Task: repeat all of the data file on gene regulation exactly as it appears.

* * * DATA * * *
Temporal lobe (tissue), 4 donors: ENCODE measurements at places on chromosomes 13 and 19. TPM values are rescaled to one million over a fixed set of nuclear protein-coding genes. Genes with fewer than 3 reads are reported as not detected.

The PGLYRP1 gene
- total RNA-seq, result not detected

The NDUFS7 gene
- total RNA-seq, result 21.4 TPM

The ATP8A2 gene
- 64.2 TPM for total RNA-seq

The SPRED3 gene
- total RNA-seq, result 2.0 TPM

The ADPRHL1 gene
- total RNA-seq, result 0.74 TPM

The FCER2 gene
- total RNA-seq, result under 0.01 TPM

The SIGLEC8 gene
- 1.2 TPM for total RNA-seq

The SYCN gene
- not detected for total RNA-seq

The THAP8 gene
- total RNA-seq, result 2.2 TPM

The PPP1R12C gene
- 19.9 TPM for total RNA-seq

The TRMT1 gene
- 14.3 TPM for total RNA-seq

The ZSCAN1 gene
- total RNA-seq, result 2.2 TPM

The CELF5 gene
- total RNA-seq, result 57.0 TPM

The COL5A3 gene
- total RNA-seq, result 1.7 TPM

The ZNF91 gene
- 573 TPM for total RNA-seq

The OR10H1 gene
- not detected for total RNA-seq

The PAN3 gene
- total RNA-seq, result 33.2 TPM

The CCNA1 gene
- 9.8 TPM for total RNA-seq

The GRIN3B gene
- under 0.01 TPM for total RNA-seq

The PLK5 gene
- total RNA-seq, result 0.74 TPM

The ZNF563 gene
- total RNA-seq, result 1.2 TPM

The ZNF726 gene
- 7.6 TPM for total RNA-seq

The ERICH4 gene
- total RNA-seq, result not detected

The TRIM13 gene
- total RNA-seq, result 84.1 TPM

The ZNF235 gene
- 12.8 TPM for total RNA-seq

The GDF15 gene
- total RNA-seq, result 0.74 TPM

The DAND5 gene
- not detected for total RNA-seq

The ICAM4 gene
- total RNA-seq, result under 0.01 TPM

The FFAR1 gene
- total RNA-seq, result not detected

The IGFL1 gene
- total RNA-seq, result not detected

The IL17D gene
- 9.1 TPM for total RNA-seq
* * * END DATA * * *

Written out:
Temporal lobe (tissue), 4 donors: ENCODE measurements at places on chromosomes 13 and 19. TPM values are rescaled to one million over a fixed set of nuclear protein-coding genes. Genes with fewer than 3 reads are reported as not detected.

The PGLYRP1 gene
- total RNA-seq, result not detected

The NDUFS7 gene
- total RNA-seq, result 21.4 TPM

The ATP8A2 gene
- 64.2 TPM for total RNA-seq

The SPRED3 gene
- total RNA-seq, result 2.0 TPM

The ADPRHL1 gene
- total RNA-seq, result 0.74 TPM

The FCER2 gene
- total RNA-seq, result under 0.01 TPM

The SIGLEC8 gene
- 1.2 TPM for total RNA-seq

The SYCN gene
- not detected for total RNA-seq

The THAP8 gene
- total RNA-seq, result 2.2 TPM

The PPP1R12C gene
- 19.9 TPM for total RNA-seq

The TRMT1 gene
- 14.3 TPM for total RNA-seq

The ZSCAN1 gene
- total RNA-seq, result 2.2 TPM

The CELF5 gene
- total RNA-seq, result 57.0 TPM

The COL5A3 gene
- total RNA-seq, result 1.7 TPM

The ZNF91 gene
- 573 TPM for total RNA-seq

The OR10H1 gene
- not detected for total RNA-seq

The PAN3 gene
- total RNA-seq, result 33.2 TPM

The CCNA1 gene
- 9.8 TPM for total RNA-seq

The GRIN3B gene
- under 0.01 TPM for total RNA-seq

The PLK5 gene
- total RNA-seq, result 0.74 TPM

The ZNF563 gene
- total RNA-seq, result 1.2 TPM

The ZNF726 gene
- 7.6 TPM for total RNA-seq

The ERICH4 gene
- total RNA-seq, result not detected

The TRIM13 gene
- total RNA-seq, result 84.1 TPM

The ZNF235 gene
- 12.8 TPM for total RNA-seq

The GDF15 gene
- total RNA-seq, result 0.74 TPM

The DAND5 gene
- not detected for total RNA-seq

The ICAM4 gene
- total RNA-seq, result under 0.01 TPM

The FFAR1 gene
- total RNA-seq, result not detected

The IGFL1 gene
- total RNA-seq, result not detected

The IL17D gene
- 9.1 TPM for total RNA-seq